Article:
Perseverance and Self-Efficacy
If one remained as careful at the end as one was at the beginning
there would be no failure
— Lao Tsu
In contrast to ordinary language in which a word may mean different things to different individuals, a technical term has a single definition. Self-Efficacy refers to the expectation that one can master the challenge. “I can fix any computer problem” is an example of the confident expectation of a person with high self-efficacy in that domain. That same person may have low self-efficacy in another domain: “I am a nerd and will probably be socially awkward at the party.”
My clients tend to be impressive individuals who generally accomplish what they set out to accomplish; they typically develop the necessary skills and work industriously until they achieve their goal. In other words, they have high self-efficacy in most domains of their life. But when it comes to managing their emotions, they perform less well — astoundingly less well — and so tend to have low self-efficacy in this domain.
As you would expect, self-efficacy influences performance: People with high self-efficacy can tolerate physical discomfort and surprising amounts of frustration, and yet they persevere, creatively solve problems, and stay the course until one way or another they accomplish what they set out to accomplish. In contrast, people with low self-efficacy tend to abandon the effort after minor discomforts or frustrations. “I’m not going to succeed anyway, so why suffer more than necessary?” is an example of the demoralized attitude of a person with low self-efficacy.
Achieving a worthwhile outcome often requires that you persevere through at least some discomfort or frustration. A mountain climber would never achieve the intended outcome if [s]he abandoned the task at the first sign of discomfort or frustration. It is persevering in the face of difficulty that is part of the adventure of mountain climbing. But discomfort and frustration do not evoke a heroic reaction when an individual has low self-efficacy in a particular domain. Instead of triggering resolve and creative problem solving, setbacks often elicit negative emotional reactions such as hopelessness, shame, or self-loathing, which in turn trigger the motivation to abandon the effort.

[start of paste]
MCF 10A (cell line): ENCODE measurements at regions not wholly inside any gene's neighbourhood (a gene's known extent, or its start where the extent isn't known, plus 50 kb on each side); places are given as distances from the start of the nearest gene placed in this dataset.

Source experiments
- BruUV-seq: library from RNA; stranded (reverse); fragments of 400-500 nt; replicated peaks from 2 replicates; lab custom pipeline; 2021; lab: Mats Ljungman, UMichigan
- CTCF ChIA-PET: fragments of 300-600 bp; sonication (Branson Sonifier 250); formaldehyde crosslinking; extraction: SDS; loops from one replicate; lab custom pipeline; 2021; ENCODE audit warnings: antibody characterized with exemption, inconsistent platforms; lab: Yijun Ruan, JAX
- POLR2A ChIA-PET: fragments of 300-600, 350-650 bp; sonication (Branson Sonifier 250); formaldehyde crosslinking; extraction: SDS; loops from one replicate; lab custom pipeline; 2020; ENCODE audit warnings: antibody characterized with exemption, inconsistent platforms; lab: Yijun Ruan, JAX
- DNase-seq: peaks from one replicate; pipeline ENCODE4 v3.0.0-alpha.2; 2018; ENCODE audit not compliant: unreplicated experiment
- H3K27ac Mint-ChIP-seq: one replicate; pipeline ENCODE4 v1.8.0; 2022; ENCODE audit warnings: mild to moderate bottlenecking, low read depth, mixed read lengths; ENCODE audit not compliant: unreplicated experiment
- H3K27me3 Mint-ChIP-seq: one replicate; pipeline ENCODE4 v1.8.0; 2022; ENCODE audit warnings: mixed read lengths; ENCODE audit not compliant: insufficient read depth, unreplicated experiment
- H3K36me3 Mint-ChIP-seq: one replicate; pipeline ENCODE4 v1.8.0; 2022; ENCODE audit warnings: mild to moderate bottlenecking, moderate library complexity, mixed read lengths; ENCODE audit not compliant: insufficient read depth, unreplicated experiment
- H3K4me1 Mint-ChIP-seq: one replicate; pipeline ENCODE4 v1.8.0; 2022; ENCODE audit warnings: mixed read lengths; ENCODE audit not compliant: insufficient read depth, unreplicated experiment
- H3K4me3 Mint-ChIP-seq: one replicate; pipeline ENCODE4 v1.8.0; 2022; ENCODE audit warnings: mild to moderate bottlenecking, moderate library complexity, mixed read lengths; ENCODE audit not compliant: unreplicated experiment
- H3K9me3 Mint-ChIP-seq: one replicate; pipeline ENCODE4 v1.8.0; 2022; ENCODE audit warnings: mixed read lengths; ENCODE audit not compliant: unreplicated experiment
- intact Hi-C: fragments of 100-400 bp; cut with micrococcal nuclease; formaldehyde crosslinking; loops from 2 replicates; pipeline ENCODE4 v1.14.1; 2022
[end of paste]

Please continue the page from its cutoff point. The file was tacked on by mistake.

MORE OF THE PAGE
A Peak Experience
Mountain climbing is a metaphor for a difficult but surmountable challenge. It would be foolhardy to attempt a serious climb without proper preparation or without the understanding that you will probably encounter physical discomfort and difficult challenges along the way. Despite the dangers and obstacles, most people who set out to climb a mountain successfully achieve their goal and remember their adventures as peak experiences. Mountain climbing is hard and often painful, but people take it on voluntarily without financial compensation because it’s fun to experience the enhanced self-efficacy that results from mastering a difficult challenge. In fact, when competent individuals have realistic expectations about the nature of their challenge, they tend to perform responsibly, and persevere—despite the physical and mental discomforts they encounter—until the goal is achieved. The difficulty of the challenge is in fact an essential part of the story, and the whole enterprise—including the discomfort—is often remembered as a positive experience.
It is important to distinguish between process and outcome. The mountain summit is the nominal or outcome goal of the mountain climber’s efforts. Performing well is the process goal. For the climber, the real goal of going mountain climbing is the exhilaration — the peak experience — that results from engaging the challenge. The function of the summit is to provide a focus that gives structure to the activity and later to the story the climber will tell friends, family, and self. If, for example, a storm developed during the climb and the team performed brilliantly by getting everyone off the mountain with no injuries, the climber would feel successful despite failing to achieve the nominal goal of reaching the summit.